|Breakthrough Research on Platinum–Nickel Alloys|
Two out of three of the kinetic barriers to the practical use of polymer electrolyte membrane (PEM) hydrogen fuel cells in automobiles have been breached: the impractically high amount of extra energy needed for the oxidation reduction reaction (ORR) on the catalyst and the loss of catalytic surface areas available for ORR. Using a combination of probes and calculations, a group of scientists has demonstrated that the Pt3Ni(111) alloy is ten times more active for ORR than the corresponding Pt(111) surface and ninety times more active than the current state-of-the-art Pt/C catalysts used in existing PEM fuel cells. This new variation of the platinum–nickel alloy is the most active oxygen-reducing catalyst ever reported.
For practical purposes, automobiles using PEM fuel cells are still test vehicles. Historically, there have been a number of obstacles to the use of such fuel cells in vehicles. These obstacles have centered around the kinetic limitations on the oxygen reduction reaction (ORR). First, the substantial overpotential, or extra energy needed for the ORR at practical operating current densities, reduces the thermal efficiency to well below the thermodynamic limits, typically to about 43% at 0.7 V (versus a theoretical thermal efficiency of 83% at 1.23 V). Second, the dissolution and/or loss of Pt surface area in the cathode, due to degradation by unwanted byproducts such as hydroxides, must be greatly reduced. Third, an approximately fivefold reduction in the amount of platinum in current PEM fuel cell stacks is needed to meet the cost requirements of large-scale automotive applications.
Previous studies led to incremental improvements in catalyst performance, but large increases have been elusive. However, thanks to researchers from Berkeley Lab, Argonne National Laboratory, the University of Liverpool, and the University of South Carolina, the first and second obstacles to an efficient PEM fuel cell have been surmounted.
A combination of in situ and ex situ surface-sensitive probes and density functional theory (DFT) calculations was used to study ORR on Pt3Ni(hkl) single-crystal surfaces, identify which surface properties govern the variations in reactivity of PtNi catalysts, and determine how surface structures, surface segregation, and intermetallic bonding affect the ORR kinetics. Techniques used include low-energy electron diffraction spectroscopy(LEEDS), Auger electron spectroscopy (AES), low-energy ion scattering (LEIS), and synchrotron-based high-resolution ultraviolet photoemission spectroscopy (UPS). UPS data were obtained using ALS Beamline 9.3.2.
The researchers worked with three single crystals of Pt3Ni alloy: 100, 110, and 111. All three crystals, when compared with their pure platinum counterparts, showed improvement in oxidation reduction, but the Pt3Ni(111) alloy showed the most significant improvement.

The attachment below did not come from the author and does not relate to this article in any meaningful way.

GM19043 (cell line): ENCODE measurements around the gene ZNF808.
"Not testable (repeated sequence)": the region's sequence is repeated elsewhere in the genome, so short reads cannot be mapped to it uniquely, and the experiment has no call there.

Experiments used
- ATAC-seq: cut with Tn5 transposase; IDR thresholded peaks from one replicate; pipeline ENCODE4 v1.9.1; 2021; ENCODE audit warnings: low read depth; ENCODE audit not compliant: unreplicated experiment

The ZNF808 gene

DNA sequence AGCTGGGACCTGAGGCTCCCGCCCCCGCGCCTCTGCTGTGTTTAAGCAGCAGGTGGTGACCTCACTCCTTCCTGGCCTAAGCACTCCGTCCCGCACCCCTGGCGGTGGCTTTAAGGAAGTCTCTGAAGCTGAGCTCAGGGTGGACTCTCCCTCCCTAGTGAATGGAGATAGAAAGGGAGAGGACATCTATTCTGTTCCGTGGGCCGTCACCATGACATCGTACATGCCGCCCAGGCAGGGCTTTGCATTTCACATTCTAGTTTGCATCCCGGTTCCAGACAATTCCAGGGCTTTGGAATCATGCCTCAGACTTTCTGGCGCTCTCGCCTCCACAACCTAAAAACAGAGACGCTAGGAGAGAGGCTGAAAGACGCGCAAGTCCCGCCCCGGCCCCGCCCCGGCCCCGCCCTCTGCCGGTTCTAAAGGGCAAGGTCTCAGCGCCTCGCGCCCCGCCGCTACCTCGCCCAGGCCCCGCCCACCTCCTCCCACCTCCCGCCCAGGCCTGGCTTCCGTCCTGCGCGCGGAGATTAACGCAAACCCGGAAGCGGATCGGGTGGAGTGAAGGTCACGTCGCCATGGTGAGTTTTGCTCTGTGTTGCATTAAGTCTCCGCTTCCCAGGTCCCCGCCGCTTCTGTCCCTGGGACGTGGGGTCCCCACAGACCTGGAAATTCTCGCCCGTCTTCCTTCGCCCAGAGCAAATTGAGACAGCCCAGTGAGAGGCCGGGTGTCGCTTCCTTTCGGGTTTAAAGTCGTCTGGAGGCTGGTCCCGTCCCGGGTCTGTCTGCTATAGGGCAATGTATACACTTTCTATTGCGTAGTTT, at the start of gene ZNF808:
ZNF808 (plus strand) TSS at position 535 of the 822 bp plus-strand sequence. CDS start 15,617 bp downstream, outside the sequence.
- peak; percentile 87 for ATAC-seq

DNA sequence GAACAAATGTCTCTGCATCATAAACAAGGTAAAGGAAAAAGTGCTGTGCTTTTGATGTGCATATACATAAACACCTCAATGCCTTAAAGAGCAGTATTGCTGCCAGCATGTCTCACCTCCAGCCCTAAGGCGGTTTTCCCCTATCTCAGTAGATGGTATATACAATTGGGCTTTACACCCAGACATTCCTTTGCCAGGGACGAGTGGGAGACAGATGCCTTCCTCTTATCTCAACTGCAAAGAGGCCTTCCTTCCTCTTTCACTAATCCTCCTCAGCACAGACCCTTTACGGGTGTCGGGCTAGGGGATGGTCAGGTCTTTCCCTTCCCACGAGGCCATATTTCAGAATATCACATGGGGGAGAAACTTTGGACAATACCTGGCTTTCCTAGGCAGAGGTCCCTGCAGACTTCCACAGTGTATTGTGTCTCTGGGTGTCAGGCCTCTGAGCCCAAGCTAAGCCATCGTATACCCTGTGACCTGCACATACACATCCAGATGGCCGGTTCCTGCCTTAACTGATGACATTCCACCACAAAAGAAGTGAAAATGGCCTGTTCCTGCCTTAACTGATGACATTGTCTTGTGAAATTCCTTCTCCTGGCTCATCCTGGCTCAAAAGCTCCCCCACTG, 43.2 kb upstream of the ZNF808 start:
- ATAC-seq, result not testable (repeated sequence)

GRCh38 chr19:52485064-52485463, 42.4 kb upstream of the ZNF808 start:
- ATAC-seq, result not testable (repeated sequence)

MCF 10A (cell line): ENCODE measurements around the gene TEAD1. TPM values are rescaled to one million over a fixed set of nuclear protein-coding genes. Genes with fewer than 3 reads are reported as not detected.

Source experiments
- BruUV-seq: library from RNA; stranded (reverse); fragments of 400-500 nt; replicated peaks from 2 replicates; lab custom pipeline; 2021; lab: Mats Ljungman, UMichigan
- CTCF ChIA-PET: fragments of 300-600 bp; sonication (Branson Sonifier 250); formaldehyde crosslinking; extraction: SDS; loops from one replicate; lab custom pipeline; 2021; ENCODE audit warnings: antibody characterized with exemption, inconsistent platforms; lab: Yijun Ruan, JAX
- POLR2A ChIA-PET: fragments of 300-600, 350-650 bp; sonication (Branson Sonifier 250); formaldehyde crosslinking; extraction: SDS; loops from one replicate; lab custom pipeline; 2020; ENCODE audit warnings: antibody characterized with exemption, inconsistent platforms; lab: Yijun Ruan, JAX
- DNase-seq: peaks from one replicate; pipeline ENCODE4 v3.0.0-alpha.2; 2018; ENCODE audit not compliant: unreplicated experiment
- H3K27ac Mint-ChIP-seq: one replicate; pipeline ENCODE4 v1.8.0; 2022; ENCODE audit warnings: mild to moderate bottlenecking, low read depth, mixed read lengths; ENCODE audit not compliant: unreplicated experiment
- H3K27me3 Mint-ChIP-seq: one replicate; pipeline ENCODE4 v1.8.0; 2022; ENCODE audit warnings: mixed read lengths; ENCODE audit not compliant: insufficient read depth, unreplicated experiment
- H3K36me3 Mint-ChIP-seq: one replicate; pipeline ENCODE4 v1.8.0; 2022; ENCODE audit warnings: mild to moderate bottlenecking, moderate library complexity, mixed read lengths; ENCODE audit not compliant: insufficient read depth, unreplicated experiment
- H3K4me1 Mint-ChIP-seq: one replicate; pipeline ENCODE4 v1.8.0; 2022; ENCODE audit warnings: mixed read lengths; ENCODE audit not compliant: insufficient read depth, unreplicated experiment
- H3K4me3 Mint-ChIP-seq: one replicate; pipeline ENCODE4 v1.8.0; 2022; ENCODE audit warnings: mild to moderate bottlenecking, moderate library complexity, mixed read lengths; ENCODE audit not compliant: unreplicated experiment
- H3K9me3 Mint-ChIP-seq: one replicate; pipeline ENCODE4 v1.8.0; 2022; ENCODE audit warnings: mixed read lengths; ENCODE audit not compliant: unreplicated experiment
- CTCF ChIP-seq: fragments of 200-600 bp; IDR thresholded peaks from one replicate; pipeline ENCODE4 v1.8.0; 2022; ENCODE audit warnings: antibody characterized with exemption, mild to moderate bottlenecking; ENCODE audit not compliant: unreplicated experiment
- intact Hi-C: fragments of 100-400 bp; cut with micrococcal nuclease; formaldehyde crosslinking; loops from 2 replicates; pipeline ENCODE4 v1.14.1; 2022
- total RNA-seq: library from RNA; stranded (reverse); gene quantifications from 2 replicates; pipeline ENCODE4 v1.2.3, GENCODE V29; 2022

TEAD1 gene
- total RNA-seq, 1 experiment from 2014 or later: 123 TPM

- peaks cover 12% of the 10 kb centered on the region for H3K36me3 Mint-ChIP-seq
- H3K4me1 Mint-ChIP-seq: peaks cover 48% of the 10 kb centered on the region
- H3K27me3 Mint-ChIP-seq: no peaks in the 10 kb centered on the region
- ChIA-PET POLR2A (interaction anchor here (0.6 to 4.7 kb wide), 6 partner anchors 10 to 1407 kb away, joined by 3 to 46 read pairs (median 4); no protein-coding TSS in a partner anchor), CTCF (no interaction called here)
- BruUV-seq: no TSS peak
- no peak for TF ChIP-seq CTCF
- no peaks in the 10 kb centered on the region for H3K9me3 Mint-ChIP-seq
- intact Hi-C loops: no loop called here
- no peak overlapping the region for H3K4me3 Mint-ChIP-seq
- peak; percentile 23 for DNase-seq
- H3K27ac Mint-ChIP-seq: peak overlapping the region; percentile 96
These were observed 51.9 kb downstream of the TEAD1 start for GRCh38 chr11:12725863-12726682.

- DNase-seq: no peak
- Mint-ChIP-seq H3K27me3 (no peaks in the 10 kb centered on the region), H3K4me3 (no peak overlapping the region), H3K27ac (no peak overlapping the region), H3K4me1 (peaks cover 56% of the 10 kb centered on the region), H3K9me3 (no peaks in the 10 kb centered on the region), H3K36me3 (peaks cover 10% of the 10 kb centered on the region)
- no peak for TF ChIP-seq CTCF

The Pt3Ni(111) surface has an unusual electronic structure (d-band center position) and arrangement of surface atoms in the near-surface region. Under operating conditions relevant to fuel cells, its near-surface layer exhibits a highly structured compositional oscillation in the outermost and third layers, which are Pt-rich, and in the second atomic layer, which is Ni-rich. This causes a weakening of the bonds between the Pt surface atoms and the OH– molecules. The weakening increases the number of active sites available for O2 adsorption. As the kinetics of O2 reduction are determined by the number of free Pt sites available for the adsorption of O2, the intrinsic catalytic activity at the fuel-cell-relevant potentials (E > 0.8 V) has been found to be ten times more active than the corresponding Pt(111) surface. The observed catalytic activity for the ORR on Pt3Ni(111) is the highest ever observed on cathode catalysts, including the Pt3Ni(100) and Pt3Ni(110) surfaces.
The next step is to engineer nanoparticle catalysts with electronic and morphological properties that mimic the surfaces of pure single crystals of Pt3Ni(111). In this way, the amount of platinum will be reduced without a loss in cell voltage, while also maintaining the maximum power density. This will drive down the cost, and the third obstacle to an efficient, affordable hydrogen fuel cell will disappear.
Research conducted by V.R. Stamenkovic (Berkeley Lab and Argonne National Laboratory), B. Fowler and C.A. Lucas (University of Liverpool, U.K.), B.S. Mun and P.N. Ross (Berkeley Lab), G. Wang (University of South Carolina), and N.M. Markovi (Argonne National Laboratory).
Research funding: U.S. Department of Energy, Office of Basic Energy Sciences (BES); General Motors Corp.; and the U.K. Engineering and Physical Sciences Research Council. Operation of the ALS is supported by the U.S. Department of Energy, Office of Basic Energy Sciences (BES).
Publication about this research: V.R. Stamenkovic, B. Fowler, B.S. Mun, G. Wang, P.N. Ross, C.A. Lucas, N.M. Markovi, "Improved oxygen reduction activity on Pt3Ni(111) via increased surface site and availability," Science 315, 493 (2007).